Online Google Dictionary

snag 中文解釋 wordnet sense Collocation Usage
Verb
/snag/,
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snags, plural;
  1. Catch or tear (something) on a projection
    • - thorns snagged his sweater
  2. Become caught on a projection
    • - radio aerials snagged on bushes and branches
  3. Catch or obtain (someone or something)
    • - it's the first time they've snagged the star for a photo
Noun
  1. An unexpected or hidden obstacle or drawback
    • - the picture's U.S. release hit a snag
  2. A sharp, angular, or jagged projection
    • - keep an emery board handy in case of nail snags
  3. A rent or tear in fabric caused by such a projection

  4. A dead tree


  1. a sharp protuberance
  2. catch on a snag; "I snagged my stocking"
  3. a dead tree that is still standing, usually in an undisturbed forest; "a snag can provide food and a habitat for insects and birds"
  4. get by acting quickly and smartly; "snag a bargain"
  5. hew jaggedly
  6. rip: an opening made forcibly as by pulling apart; "there was a rip in his pants"; "she had snags in her stockings"
  7. Seachtain na Gaeilge (SnaG) is a non-profit organisation which aims to promote the Irish language during a two week festival held at the beginning of March every year. (In the weeks preceding Saint Patrick's Day).
  8. In forest ecology, a snag refers to a standing, partly or completely dead tree, often missing a top or most of the smaller branches. ...
  9. In textiles, a snag is created when a sharp or rough object pulls, plucks, scratches, or drags a group of fibres, yarn, or a yarn segment from its normal pattern. ...
  10. (Snagged) Snagging, also known as snag fishing, snatch fishing, or foul hooking, is a common term used to describe a method of fishing that entails catching a fish using hooks without the fish having to take the bait with their mouth. ...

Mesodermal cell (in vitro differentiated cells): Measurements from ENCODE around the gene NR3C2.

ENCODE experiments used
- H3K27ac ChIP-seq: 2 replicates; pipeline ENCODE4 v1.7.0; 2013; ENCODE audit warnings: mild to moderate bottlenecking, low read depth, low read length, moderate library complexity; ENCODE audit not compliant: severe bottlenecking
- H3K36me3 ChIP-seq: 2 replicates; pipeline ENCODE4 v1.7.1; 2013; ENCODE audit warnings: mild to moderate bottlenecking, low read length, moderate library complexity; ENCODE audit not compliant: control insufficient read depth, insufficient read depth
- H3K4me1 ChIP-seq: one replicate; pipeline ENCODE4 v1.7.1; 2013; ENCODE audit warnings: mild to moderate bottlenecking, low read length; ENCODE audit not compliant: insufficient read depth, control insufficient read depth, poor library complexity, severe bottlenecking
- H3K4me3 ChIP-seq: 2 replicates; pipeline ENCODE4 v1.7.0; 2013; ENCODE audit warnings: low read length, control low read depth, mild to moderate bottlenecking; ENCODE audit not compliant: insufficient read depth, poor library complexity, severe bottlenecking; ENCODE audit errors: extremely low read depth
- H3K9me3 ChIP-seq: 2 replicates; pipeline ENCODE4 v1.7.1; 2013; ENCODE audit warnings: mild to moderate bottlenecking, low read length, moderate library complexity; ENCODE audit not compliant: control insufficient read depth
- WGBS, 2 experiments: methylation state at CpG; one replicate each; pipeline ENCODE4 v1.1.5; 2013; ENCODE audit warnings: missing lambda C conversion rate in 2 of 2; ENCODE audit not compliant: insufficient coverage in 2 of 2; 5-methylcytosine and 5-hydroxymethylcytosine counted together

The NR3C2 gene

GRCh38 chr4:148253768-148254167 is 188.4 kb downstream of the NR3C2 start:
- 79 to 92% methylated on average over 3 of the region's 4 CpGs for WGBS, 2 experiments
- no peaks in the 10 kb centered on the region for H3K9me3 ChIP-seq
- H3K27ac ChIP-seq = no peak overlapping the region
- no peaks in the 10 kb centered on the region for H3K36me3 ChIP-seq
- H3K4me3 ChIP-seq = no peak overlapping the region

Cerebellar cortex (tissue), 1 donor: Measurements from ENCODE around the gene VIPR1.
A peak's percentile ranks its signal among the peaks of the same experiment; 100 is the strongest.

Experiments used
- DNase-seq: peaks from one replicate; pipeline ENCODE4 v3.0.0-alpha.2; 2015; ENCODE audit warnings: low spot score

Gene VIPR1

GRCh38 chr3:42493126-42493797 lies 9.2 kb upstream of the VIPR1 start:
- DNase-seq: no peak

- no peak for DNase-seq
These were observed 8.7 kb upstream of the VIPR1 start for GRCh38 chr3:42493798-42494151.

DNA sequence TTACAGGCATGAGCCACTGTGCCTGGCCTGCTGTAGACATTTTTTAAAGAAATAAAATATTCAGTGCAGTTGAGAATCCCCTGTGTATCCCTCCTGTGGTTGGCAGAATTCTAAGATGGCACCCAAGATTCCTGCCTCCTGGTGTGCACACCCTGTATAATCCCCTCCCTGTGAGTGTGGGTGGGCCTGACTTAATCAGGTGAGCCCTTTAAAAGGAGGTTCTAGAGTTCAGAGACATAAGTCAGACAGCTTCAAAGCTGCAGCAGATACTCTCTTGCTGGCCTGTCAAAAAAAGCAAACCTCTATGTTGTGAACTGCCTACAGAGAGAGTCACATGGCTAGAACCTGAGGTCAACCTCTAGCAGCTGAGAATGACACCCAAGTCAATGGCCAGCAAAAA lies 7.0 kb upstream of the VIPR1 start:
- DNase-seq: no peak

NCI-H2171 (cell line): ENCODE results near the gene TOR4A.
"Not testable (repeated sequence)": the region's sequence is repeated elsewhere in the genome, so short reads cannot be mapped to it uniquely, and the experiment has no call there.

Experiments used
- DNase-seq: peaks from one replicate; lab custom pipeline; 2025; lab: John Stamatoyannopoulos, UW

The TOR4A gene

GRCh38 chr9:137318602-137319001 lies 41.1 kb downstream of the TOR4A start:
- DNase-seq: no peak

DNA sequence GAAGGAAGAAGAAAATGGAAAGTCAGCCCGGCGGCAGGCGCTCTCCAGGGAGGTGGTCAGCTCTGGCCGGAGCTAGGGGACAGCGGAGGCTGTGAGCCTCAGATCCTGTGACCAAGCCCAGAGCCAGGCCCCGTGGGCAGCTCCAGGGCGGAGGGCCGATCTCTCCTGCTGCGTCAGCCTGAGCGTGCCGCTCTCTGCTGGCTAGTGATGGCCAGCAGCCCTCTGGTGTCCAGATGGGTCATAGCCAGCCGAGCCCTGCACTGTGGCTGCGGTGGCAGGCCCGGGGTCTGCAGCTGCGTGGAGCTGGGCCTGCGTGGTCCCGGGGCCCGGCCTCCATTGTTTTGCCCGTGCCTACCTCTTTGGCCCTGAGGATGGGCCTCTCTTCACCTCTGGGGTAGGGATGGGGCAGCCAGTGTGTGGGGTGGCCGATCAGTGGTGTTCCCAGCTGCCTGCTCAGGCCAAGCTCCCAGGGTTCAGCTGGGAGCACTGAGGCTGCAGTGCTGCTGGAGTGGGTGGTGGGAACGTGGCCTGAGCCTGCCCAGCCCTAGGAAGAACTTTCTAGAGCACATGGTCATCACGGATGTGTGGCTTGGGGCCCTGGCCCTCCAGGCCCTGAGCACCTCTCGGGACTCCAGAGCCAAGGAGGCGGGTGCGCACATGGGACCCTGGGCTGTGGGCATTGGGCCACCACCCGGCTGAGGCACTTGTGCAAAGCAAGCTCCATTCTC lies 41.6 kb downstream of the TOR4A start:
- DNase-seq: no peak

11. A stump or base of a branch that has been lopped off; a short branch, or a sharp or rough branch; a knot; a protuberance; A tooth projecting beyond the rest; contemptuously, a broken or decayed tooth; A tree, or a branch of a tree, fixed in the bottom of a river or other navigable water, and ...
  12. (Snags) Standing dead or dying trees that provide food and shelter for wildlife.
  13. (Snags) Irregular bills; import and export.
  14. Snags can occur when an object tangles in turf.  Usually, you can simply cut the snag with sharp scissors.
  15. (Snags) Dead but still standing trees. Snags are important habitat for many species of wildlife: an abundance of invertebrates; birds that construct or nest in cavities and/or feed on the invertebrates; and small mammals that live in the cavities.
  16. (Snags) Logs, branches or sticks from trees or bushes that have fallen in a stream or river.
  17. (snags) woody material such as logs, branches, fallen trees, lying in the channel and usually covered by water.
  18. A standing dead tree or part of a dead tree from which at least the smaller branches have fallen.
  19. Any standing dead, partially dead, or defective (cull) tree at least 10 in. in diameter at breast height and at least 6 ft tall. Snags are important riparian habitat features.
  20. Removal of fins and rough places on a casting by means of grinding.
  21. A dead standing tree that can be hazardous.
  22. A mid-air interception that results in possession (1 point)
  23. The bare trunk of a dead tree, occasionally with a few branches or branch stubs. Often seen standing in the aftermath of a fire or in shallow waters with one end stuck into the muddy bottom and the other at or near the surface where it becomes a potential navigation hazard for the unwary.
  24. A dead standing tree.  Large snags with hollow parts are particularly beneficial for many species of wildlife.
  25. Streetluges that get hooked together during a run.